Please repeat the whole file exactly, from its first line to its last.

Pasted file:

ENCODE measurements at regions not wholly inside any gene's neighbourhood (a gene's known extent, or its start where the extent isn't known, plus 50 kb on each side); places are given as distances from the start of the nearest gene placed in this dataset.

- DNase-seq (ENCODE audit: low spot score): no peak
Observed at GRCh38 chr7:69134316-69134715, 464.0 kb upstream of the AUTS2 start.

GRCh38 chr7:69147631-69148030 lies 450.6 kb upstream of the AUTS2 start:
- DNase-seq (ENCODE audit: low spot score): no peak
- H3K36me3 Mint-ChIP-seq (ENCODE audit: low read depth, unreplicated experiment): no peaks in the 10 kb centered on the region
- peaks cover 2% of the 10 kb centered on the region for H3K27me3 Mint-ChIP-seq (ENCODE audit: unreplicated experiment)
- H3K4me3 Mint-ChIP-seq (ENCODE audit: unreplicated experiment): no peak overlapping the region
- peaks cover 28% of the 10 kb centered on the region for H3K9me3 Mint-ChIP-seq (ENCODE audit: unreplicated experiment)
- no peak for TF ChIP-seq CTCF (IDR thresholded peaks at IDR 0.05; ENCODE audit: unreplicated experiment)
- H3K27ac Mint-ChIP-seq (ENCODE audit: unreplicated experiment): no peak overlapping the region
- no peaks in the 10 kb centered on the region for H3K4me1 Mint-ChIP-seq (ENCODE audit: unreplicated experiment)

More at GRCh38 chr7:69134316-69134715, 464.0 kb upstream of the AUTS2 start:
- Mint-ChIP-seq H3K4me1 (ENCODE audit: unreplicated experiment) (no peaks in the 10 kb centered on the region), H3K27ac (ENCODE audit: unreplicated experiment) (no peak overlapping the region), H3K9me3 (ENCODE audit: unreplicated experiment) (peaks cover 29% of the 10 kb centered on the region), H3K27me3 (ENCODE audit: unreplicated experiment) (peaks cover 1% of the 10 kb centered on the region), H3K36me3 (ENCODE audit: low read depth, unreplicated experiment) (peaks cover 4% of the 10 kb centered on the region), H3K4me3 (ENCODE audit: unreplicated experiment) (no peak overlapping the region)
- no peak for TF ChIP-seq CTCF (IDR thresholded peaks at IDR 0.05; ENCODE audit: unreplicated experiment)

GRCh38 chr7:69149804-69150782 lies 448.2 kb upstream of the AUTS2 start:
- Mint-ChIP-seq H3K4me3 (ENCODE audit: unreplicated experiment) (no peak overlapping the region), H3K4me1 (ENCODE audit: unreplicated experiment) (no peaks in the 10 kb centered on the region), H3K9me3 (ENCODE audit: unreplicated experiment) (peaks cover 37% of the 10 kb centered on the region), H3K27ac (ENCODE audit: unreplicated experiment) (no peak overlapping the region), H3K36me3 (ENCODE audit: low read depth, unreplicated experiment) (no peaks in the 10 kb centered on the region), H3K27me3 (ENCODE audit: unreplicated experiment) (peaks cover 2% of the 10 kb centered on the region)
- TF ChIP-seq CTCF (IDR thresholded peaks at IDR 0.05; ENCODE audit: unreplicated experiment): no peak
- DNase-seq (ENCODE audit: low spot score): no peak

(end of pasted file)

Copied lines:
ENCODE measurements at regions not wholly inside any gene's neighbourhood (a gene's known extent, or its start where the extent isn't known, plus 50 kb on each side); places are given as distances from the start of the nearest gene placed in this dataset.

- DNase-seq (ENCODE audit: low spot score): no peak
Observed at GRCh38 chr7:69134316-69134715, 464.0 kb upstream of the AUTS2 start.

GRCh38 chr7:69147631-69148030 lies 450.6 kb upstream of the AUTS2 start:
- DNase-seq (ENCODE audit: low spot score): no peak
- H3K36me3 Mint-ChIP-seq (ENCODE audit: low read depth, unreplicated experiment): no peaks in the 10 kb centered on the region
- peaks cover 2% of the 10 kb centered on the region for H3K27me3 Mint-ChIP-seq (ENCODE audit: unreplicated experiment)
- H3K4me3 Mint-ChIP-seq (ENCODE audit: unreplicated experiment): no peak overlapping the region
- peaks cover 28% of the 10 kb centered on the region for H3K9me3 Mint-ChIP-seq (ENCODE audit: unreplicated experiment)
- no peak for TF ChIP-seq CTCF (IDR thresholded peaks at IDR 0.05; ENCODE audit: unreplicated experiment)
- H3K27ac Mint-ChIP-seq (ENCODE audit: unreplicated experiment): no peak overlapping the region
- no peaks in the 10 kb centered on the region for H3K4me1 Mint-ChIP-seq (ENCODE audit: unreplicated experiment)

More at GRCh38 chr7:69134316-69134715, 464.0 kb upstream of the AUTS2 start:
- Mint-ChIP-seq H3K4me1 (ENCODE audit: unreplicated experiment) (no peaks in the 10 kb centered on the region), H3K27ac (ENCODE audit: unreplicated experiment) (no peak overlapping the region), H3K9me3 (ENCODE audit: unreplicated experiment) (peaks cover 29% of the 10 kb centered on the region), H3K27me3 (ENCODE audit: unreplicated experiment) (peaks cover 1% of the 10 kb centered on the region), H3K36me3 (ENCODE audit: low read depth, unreplicated experiment) (peaks cover 4% of the 10 kb centered on the region), H3K4me3 (ENCODE audit: unreplicated experiment) (no peak overlapping the region)
- no peak for TF ChIP-seq CTCF (IDR thresholded peaks at IDR 0.05; ENCODE audit: unreplicated experiment)

GRCh38 chr7:69149804-69150782 lies 448.2 kb upstream of the AUTS2 start:
- Mint-ChIP-seq H3K4me3 (ENCODE audit: unreplicated experiment) (no peak overlapping the region), H3K4me1 (ENCODE audit: unreplicated experiment) (no peaks in the 10 kb centered on the region), H3K9me3 (ENCODE audit: unreplicated experiment) (peaks cover 37% of the 10 kb centered on the region), H3K27ac (ENCODE audit: unreplicated experiment) (no peak overlapping the region), H3K36me3 (ENCODE audit: low read depth, unreplicated experiment) (no peaks in the 10 kb centered on the region), H3K27me3 (ENCODE audit: unreplicated experiment) (peaks cover 2% of the 10 kb centered on the region)
- TF ChIP-seq CTCF (IDR thresholded peaks at IDR 0.05; ENCODE audit: unreplicated experiment): no peak
- DNase-seq (ENCODE audit: low spot score): no peak